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Chamber
FINAL VOM MUSICIANS CONCERT IN SCHROEDER A SCHUBERT DELIGHT
by Terry McNeill
Saturday, May 12, 2018
It's rare to have the opportunity to compare in a short period two performances of the same major Schubert work, in this case the great B Flat Piano Trio, D. 898. The chance came May 12 when the Valley of the Moon Festival musicians played it in Schroeder, just over a month since the Hallís residen...
Symphony
FERRANDIS BIDS ADIEU WITH MAHLERíS FINAL SYMPHONY
by Steve Osborn
Sunday, May 06, 2018
Sonoma State students in graduation robes posed for pictures and hugged each other at the universityís stone gates on Sunday afternoon, mirroring the prolonged farewells within the universityís Green Music Center, where Bruno Ferrandis bid adieu to the Santa Rosa Symphony after a dozen years at the ...
Symphony
SONIC SPLENDOR AT MARIN SYMPHONY SEASON FINALE
by Abby Wasserman
Tuesday, May 01, 2018
The Marin Symphony Orchestra ended the current season with a flourish, interpreting big and small works by Richard Strauss and Stravinsky. Strauss and Stravinsky were contemporaries for 40 years, but inhabited different worlds. Both composers were affected by cataclysmic changes and war, and musical...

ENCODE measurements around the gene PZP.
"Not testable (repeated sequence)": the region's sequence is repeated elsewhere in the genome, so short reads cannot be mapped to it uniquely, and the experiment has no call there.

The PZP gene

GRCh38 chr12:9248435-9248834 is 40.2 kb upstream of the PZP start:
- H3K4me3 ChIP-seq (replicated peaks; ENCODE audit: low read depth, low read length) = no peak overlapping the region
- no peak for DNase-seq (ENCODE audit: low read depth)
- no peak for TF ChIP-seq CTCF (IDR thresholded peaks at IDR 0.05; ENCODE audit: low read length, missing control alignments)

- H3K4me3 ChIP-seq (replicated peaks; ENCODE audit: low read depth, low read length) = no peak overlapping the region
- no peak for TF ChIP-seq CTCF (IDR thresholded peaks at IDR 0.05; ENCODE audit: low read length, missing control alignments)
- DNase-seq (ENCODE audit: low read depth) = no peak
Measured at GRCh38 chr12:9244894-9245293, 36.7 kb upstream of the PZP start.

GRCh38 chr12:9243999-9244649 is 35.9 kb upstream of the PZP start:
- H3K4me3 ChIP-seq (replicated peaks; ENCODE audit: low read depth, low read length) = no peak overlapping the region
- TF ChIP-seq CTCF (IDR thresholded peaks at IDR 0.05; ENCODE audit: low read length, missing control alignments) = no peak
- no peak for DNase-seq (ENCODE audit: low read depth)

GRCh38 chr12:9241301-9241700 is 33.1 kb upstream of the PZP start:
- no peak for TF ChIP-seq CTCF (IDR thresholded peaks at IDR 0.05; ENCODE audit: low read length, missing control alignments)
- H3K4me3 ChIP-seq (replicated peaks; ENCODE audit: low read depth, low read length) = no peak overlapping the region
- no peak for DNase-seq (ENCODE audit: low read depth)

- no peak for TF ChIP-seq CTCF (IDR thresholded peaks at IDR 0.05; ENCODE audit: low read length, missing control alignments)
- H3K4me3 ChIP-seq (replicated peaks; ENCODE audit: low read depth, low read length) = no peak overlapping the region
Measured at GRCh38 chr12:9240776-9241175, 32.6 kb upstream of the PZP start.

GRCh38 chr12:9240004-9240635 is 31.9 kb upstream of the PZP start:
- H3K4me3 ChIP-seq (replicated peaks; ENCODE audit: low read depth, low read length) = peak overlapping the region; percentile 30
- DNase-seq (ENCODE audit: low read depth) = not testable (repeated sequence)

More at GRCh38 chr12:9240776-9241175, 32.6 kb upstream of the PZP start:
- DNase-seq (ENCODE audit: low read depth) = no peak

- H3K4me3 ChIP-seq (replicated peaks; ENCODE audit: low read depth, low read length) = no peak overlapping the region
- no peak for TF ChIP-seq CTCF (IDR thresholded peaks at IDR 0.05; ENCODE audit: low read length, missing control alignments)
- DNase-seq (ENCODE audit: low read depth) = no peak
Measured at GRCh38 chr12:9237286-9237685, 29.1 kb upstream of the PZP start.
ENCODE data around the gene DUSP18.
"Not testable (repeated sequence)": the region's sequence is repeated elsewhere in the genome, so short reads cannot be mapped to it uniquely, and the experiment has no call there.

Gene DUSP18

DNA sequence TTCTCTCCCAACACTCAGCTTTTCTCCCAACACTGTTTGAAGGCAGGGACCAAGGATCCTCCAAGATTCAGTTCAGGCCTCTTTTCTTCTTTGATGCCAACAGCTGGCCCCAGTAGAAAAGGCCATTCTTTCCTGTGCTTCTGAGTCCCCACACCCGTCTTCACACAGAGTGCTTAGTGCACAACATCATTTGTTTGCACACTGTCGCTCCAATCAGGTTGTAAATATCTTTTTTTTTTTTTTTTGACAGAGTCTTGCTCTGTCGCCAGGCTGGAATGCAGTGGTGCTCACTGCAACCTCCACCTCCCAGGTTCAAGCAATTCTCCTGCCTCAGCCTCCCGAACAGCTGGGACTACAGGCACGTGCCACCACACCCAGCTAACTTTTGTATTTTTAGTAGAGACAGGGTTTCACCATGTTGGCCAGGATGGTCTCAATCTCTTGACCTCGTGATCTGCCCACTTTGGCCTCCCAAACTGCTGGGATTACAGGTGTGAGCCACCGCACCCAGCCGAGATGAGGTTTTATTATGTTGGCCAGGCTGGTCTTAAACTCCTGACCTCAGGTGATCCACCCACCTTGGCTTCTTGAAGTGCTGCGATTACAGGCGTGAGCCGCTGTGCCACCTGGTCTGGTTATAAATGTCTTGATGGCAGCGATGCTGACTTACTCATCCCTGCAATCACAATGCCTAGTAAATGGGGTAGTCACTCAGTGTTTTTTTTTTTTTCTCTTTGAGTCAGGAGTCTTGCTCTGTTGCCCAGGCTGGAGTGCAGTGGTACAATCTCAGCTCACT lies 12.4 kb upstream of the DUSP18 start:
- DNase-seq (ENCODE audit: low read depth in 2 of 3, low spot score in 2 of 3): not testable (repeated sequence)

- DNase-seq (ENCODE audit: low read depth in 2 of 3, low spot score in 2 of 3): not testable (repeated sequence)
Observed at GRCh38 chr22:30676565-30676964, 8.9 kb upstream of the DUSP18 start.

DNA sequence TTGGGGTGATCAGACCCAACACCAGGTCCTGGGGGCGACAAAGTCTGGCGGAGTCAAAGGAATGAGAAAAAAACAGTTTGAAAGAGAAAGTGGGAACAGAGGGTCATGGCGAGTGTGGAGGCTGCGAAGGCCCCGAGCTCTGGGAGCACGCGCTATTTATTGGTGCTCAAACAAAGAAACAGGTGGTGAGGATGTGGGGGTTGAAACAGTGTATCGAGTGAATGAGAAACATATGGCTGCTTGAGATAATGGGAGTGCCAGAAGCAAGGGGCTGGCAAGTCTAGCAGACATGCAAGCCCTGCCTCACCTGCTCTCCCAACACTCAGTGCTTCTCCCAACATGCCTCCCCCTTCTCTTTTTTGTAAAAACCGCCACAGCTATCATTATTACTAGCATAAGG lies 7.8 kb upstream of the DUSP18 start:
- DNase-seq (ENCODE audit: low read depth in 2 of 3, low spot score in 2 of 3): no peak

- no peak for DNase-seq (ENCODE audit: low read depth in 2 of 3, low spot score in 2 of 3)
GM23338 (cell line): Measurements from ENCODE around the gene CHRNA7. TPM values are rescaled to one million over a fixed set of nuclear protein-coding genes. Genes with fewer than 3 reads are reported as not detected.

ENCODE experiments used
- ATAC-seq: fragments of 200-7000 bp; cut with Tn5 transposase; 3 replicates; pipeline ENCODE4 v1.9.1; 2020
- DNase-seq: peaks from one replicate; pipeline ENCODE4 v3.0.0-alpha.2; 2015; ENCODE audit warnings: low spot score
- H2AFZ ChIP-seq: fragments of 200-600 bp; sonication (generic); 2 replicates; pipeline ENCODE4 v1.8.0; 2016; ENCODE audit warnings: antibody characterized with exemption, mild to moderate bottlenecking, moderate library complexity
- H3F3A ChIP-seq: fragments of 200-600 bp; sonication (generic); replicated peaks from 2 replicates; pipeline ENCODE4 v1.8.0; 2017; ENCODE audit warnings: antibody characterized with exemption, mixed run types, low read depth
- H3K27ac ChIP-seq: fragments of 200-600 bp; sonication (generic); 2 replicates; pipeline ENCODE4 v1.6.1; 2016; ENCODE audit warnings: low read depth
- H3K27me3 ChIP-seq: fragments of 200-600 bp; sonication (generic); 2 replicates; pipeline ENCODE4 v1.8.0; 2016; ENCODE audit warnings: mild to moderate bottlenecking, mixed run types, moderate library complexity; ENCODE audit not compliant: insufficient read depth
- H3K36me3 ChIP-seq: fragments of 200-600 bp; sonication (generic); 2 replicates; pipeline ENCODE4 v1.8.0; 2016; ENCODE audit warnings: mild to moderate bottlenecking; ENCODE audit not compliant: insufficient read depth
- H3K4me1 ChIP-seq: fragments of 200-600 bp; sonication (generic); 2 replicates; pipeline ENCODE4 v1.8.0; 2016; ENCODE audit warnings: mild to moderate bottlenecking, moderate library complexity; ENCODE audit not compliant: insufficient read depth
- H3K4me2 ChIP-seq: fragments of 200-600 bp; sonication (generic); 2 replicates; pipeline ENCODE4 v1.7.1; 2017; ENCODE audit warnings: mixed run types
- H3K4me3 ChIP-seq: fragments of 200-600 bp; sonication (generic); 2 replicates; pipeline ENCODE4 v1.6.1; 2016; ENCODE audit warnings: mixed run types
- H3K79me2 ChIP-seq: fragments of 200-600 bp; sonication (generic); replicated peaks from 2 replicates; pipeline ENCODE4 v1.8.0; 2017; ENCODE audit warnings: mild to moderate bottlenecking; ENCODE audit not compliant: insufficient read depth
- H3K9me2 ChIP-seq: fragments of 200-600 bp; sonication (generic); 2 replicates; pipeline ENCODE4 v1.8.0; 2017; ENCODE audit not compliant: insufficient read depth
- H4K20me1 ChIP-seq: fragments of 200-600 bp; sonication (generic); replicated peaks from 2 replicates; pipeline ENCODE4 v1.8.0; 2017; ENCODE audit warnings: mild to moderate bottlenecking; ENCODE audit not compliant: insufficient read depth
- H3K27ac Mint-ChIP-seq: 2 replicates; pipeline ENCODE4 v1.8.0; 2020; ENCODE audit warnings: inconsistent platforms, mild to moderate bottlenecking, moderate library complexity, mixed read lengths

Symphony
ORGAN SYMPHONY IN SSU ORCHESTRA CONCERT IN WEILL
by Terry McNeill
Sunday, April 29, 2018
Though Classical Sonoma seldom reviews student concerts, as ample North Coast concerts keep the staff of 11 reviewers busy. But the chance to hear the Sonoma State University Orchestra tackle St. SaŽnsí majestic Organ Symphony April 29 was a rare opportunity and not easily to be missed. Avec lí...
Recital
HEAVENLY SCHUBERT AND DEMONIC CHOPIN
by Terry McNeill
Saturday, April 21, 2018
One of the anomalies in the long ago ďGolden EraĒ of romantic pianism (about 1905 to 1940) is that the virtuoso giants of the time didnít play Schubert. It took the German pianist Artur Schnabel to bring the beauties of Schuberís work to the publicís attention, and now they seem to be on almost ever...